Topic : Relations interculturelles
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Molly Burhans is transforming the way the Catholic Church and other holders of large, non-contiguous lands are able to respond to climate change and its attendant crises, using new technology tools for informed environmental planning beyond the border of the nation-state.
Cynthia Ong is creating an equitable, diversified, and circular economy in Sabah on the island of Borneo—one of the most biodiverse regions on Earth. She does this by using a new leadership style, where all voices have equal power to co-create solutions to regional problems, as competing interests of profit and conservation contend for the same pool of resources.
Patricia Bustamante's environmental education program for rural Brazil brings the elderly and children together to catalogue plants, rediscover their traditional uses and create community-based nurseries and seed banks.
Working in Nazaré Paulista, a relatively impoverished conservation area that borders on the Atlantic Forest and is a major source of water for the city of São Paulo, Suzana Padua has developed a new model for community engagement in environmental protection.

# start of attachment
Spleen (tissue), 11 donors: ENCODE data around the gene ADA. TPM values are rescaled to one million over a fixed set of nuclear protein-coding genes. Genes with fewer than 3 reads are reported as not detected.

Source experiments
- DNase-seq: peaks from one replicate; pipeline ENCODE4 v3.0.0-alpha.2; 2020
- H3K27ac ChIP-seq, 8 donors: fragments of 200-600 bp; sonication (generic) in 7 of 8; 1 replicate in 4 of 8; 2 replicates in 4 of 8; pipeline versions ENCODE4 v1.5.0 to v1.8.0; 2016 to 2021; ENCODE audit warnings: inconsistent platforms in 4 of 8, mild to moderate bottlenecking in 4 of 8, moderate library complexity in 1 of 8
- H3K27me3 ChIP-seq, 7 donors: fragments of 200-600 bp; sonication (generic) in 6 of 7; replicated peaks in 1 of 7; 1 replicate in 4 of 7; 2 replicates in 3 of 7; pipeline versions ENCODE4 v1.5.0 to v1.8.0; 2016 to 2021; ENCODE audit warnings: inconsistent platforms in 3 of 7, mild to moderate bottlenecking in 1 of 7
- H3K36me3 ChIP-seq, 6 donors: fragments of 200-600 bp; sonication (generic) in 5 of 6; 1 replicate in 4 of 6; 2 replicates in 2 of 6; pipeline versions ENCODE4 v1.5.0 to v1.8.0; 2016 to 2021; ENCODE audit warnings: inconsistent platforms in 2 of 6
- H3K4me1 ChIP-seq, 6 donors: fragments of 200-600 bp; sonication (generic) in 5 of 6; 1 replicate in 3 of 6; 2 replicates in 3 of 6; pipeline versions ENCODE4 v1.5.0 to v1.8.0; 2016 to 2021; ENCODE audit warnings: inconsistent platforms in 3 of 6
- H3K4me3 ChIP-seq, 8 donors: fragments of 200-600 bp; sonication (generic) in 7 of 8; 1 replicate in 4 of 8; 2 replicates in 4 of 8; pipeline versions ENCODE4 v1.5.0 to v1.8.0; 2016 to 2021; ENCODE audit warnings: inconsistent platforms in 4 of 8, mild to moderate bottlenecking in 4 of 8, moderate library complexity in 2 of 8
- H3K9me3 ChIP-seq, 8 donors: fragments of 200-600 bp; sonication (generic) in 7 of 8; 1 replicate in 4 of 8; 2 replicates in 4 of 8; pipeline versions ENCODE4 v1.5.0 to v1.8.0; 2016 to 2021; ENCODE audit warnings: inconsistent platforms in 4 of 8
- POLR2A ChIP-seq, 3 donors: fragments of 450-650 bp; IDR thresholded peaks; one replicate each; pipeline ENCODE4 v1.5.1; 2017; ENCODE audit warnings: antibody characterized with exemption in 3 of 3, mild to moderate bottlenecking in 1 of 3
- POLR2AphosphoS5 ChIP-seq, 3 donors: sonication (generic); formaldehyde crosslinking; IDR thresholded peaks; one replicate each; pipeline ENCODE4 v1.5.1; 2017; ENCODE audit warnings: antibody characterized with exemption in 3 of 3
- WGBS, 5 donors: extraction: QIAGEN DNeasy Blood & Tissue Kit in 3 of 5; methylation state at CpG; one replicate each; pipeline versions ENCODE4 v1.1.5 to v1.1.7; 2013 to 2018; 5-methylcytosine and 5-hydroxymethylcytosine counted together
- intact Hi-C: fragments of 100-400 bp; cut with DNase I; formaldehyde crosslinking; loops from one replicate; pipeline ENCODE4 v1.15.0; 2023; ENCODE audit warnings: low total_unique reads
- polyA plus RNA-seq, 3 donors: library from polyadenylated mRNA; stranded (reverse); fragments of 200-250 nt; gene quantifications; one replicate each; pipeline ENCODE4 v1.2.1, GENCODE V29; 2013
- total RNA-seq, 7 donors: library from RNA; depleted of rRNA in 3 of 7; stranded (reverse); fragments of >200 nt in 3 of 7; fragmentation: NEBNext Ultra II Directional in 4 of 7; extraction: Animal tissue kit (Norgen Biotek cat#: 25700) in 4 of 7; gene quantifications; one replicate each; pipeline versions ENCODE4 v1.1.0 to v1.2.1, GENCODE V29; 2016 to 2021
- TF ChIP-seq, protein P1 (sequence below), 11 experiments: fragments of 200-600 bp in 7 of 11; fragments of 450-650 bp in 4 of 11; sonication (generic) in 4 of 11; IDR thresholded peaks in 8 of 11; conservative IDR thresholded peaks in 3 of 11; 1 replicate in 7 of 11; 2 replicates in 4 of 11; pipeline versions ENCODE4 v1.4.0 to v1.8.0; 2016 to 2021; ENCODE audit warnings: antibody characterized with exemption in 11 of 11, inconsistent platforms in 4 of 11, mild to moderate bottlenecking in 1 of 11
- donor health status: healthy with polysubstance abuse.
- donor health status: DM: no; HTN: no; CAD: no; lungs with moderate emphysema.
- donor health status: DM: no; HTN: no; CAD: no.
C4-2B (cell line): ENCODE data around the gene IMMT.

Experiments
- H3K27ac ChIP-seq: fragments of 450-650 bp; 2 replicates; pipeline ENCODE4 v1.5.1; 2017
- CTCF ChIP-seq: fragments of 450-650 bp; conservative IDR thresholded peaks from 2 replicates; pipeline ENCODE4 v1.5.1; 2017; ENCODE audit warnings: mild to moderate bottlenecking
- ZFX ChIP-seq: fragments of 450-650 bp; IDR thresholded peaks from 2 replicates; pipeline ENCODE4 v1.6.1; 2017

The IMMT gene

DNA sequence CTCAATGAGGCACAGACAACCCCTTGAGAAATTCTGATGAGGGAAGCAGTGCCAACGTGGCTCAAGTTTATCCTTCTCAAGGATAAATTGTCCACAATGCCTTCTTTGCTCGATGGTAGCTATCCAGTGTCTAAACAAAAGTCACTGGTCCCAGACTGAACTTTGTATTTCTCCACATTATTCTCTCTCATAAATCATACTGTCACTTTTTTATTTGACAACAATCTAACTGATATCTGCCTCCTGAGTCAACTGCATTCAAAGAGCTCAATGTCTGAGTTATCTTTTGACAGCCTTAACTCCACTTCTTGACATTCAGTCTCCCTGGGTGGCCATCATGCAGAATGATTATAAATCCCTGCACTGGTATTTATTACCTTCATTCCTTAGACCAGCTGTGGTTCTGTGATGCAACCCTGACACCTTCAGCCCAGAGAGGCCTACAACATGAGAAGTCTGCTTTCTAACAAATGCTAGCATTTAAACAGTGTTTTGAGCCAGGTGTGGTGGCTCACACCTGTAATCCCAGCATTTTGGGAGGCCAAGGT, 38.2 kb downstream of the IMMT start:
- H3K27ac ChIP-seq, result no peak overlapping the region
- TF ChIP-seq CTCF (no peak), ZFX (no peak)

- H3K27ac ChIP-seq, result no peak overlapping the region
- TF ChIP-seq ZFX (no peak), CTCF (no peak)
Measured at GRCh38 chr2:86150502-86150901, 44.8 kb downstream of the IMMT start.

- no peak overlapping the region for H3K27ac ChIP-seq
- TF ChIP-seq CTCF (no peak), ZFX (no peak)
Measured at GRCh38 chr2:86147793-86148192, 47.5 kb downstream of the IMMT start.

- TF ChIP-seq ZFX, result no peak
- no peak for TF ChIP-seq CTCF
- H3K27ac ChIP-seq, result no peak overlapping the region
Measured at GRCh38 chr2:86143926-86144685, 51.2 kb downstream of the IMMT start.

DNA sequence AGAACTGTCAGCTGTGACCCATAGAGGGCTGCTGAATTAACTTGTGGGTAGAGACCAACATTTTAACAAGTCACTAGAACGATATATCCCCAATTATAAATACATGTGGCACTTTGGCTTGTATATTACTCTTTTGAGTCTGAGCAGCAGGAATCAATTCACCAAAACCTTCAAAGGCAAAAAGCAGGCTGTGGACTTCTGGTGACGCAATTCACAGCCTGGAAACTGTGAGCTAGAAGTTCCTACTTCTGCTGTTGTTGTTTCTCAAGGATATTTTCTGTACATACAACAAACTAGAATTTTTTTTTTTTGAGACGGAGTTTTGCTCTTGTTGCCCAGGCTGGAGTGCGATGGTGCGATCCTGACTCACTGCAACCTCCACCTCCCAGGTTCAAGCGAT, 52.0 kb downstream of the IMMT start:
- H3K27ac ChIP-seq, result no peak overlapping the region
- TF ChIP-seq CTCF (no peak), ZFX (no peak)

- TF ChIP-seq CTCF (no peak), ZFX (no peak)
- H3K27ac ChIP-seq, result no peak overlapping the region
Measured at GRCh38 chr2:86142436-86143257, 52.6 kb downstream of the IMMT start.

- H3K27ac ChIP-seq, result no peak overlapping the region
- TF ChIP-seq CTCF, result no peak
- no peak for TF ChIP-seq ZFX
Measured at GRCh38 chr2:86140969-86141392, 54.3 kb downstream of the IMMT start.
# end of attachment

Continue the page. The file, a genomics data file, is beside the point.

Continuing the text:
Wigold Schäffer is developing, demonstrating and testing a new model for the operation of small farms that reconciles the preservation of secondary forests and attendant biodiversity with farmers' desires for higher incomes and improved quality of life.
Wilson Passeto is empowering ordinary citizens to take steps to combat urban water scarcity, by providing them with a series of incentives and technical innovations to reduce their water consumption. He offers training and support to a growing cohort of “water agents,” who then help to change the habits and behavior of their friends and colleagues, fostering a major culture shift across Brazil.
Silvia is working to balance social development and community-building with environmental conservation, focusing on sustainability over the long term. Working from this vision, she is the first Brazilian to address biological imbalances caused by foreign plant species. Unlike the United States and Australia, which carefully control nonnative vegetation, Brazil has neither public policies nor legal limitations on the growth of species that degrade the quality of soil and crops.
Tourism is a double-edged sword. On the one hand it brings people and business to economically starved regions, creating jobs and wealth. On the other, much of that wealth is concentrated in the hands of business owners and comes at the expense of severe environmental and cultural degradation.
Jose Antonio Bacchin, an environmentalist and specialist in community based economic development, is developing income generation projects for rural communities situated in state park forests. The program reconciles local community needs with protection of the environment. He calls his program Caminhancas (Pathways).